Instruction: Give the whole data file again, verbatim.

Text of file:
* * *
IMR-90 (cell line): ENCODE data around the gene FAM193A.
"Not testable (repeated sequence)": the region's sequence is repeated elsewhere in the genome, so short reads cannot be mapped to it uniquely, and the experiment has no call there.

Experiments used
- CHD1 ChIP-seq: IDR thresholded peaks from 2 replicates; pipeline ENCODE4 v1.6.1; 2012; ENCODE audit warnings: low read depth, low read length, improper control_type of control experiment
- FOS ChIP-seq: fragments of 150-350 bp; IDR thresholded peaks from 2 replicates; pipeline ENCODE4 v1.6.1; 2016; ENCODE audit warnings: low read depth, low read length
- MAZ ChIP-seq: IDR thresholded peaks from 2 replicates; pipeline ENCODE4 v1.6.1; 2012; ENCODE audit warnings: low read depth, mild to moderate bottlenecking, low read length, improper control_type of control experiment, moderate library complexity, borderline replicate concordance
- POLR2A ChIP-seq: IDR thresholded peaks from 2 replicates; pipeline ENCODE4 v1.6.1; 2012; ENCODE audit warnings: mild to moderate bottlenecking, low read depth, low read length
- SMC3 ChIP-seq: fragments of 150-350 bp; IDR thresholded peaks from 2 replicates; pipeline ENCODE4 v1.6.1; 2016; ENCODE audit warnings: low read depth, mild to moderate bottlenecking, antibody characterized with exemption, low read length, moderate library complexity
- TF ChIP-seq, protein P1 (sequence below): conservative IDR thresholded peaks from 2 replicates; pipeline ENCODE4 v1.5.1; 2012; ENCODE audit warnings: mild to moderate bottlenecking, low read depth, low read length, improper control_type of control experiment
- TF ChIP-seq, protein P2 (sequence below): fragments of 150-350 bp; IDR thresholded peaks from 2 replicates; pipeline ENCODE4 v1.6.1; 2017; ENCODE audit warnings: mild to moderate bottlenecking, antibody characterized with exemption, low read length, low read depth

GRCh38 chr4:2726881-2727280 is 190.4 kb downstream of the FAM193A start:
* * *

IMR-90 (cell line): ENCODE data around the gene FAM193A.
"Not testable (repeated sequence)": the region's sequence is repeated elsewhere in the genome, so short reads cannot be mapped to it uniquely, and the experiment has no call there.

Experiments used
- CHD1 ChIP-seq: IDR thresholded peaks from 2 replicates; pipeline ENCODE4 v1.6.1; 2012; ENCODE audit warnings: low read depth, low read length, improper control_type of control experiment
- FOS ChIP-seq: fragments of 150-350 bp; IDR thresholded peaks from 2 replicates; pipeline ENCODE4 v1.6.1; 2016; ENCODE audit warnings: low read depth, low read length
- MAZ ChIP-seq: IDR thresholded peaks from 2 replicates; pipeline ENCODE4 v1.6.1; 2012; ENCODE audit warnings: low read depth, mild to moderate bottlenecking, low read length, improper control_type of control experiment, moderate library complexity, borderline replicate concordance
- POLR2A ChIP-seq: IDR thresholded peaks from 2 replicates; pipeline ENCODE4 v1.6.1; 2012; ENCODE audit warnings: mild to moderate bottlenecking, low read depth, low read length
- SMC3 ChIP-seq: fragments of 150-350 bp; IDR thresholded peaks from 2 replicates; pipeline ENCODE4 v1.6.1; 2016; ENCODE audit warnings: low read depth, mild to moderate bottlenecking, antibody characterized with exemption, low read length, moderate library complexity
- TF ChIP-seq, protein P1 (sequence below): conservative IDR thresholded peaks from 2 replicates; pipeline ENCODE4 v1.5.1; 2012; ENCODE audit warnings: mild to moderate bottlenecking, low read depth, low read length, improper control_type of control experiment
- TF ChIP-seq, protein P2 (sequence below): fragments of 150-350 bp; IDR thresholded peaks from 2 replicates; pipeline ENCODE4 v1.6.1; 2017; ENCODE audit warnings: mild to moderate bottlenecking, antibody characterized with exemption, low read length, low read depth

GRCh38 chr4:2726881-2727280 is 190.4 kb downstream of the FAM193A start: